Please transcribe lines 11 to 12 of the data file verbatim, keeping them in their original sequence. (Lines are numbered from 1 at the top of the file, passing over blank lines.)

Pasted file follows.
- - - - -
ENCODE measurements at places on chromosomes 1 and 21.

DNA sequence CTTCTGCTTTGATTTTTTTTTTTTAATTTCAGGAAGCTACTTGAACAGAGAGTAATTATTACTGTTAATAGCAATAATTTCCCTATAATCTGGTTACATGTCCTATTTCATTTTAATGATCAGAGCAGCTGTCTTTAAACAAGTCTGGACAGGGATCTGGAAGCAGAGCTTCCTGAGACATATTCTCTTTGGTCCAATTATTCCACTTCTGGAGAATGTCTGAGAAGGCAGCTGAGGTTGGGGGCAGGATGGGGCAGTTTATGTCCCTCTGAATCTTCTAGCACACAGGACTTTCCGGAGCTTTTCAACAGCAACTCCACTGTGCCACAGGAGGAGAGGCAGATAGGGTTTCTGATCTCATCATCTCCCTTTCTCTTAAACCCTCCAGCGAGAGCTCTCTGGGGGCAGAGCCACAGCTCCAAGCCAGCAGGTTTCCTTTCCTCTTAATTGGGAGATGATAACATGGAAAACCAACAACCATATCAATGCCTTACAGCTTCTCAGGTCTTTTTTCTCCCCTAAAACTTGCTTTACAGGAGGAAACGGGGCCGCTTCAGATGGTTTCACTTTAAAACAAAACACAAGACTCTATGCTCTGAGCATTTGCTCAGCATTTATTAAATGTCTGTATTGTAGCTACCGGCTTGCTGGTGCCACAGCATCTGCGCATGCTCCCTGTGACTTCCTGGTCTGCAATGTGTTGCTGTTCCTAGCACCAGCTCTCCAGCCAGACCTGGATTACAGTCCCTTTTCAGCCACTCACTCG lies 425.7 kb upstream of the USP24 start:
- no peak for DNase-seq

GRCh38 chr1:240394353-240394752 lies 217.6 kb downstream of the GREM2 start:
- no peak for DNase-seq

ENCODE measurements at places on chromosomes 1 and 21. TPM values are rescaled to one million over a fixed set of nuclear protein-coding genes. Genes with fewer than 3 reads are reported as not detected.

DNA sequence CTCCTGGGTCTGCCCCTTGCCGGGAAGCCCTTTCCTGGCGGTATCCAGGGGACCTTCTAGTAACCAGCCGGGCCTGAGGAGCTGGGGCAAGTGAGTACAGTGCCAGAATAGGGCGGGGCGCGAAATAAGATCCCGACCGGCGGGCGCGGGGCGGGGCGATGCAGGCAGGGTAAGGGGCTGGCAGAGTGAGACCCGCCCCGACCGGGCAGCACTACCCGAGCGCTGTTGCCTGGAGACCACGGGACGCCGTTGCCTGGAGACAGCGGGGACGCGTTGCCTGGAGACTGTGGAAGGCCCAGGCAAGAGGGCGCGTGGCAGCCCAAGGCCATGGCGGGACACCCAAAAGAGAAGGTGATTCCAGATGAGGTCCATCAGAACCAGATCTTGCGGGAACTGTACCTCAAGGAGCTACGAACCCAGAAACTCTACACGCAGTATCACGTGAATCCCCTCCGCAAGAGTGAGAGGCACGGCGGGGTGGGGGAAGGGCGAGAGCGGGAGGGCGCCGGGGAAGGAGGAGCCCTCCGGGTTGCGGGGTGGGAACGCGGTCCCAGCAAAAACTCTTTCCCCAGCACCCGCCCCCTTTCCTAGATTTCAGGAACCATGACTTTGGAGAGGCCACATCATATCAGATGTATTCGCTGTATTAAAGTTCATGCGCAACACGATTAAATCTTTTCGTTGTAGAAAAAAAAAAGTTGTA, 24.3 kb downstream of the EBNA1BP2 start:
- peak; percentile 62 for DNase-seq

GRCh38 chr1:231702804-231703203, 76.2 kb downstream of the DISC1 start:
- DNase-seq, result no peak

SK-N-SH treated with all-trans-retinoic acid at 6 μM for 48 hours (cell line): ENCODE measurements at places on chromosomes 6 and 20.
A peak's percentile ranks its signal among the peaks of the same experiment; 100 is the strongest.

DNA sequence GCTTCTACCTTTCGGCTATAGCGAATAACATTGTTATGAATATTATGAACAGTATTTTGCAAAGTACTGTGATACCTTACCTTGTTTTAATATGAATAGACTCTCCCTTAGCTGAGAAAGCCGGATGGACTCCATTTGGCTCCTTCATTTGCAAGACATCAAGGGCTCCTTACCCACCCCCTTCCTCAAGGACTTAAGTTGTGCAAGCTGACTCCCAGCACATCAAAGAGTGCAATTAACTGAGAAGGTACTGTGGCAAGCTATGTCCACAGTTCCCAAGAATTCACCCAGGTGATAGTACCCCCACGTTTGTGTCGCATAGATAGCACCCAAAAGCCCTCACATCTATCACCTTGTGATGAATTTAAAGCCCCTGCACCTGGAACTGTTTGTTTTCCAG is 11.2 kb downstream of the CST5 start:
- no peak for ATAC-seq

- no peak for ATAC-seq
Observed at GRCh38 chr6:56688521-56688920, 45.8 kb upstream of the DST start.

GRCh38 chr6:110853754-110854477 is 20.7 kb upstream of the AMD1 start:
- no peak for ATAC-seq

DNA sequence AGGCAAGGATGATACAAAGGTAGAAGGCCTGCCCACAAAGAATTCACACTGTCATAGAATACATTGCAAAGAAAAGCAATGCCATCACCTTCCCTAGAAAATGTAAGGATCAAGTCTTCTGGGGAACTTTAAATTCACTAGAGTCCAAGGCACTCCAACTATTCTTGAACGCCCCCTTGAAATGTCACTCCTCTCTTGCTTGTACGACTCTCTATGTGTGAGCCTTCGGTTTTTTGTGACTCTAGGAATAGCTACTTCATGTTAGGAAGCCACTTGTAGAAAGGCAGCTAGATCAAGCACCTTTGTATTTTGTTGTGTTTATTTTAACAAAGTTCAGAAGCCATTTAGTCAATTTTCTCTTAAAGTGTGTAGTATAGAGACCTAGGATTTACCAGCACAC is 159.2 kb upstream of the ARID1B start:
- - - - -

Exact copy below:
SK-N-SH treated with all-trans-retinoic acid at 6 μM for 48 hours (cell line): ENCODE measurements at places on chromosomes 6 and 20.
A peak's percentile ranks its signal among the peaks of the same experiment; 100 is the strongest.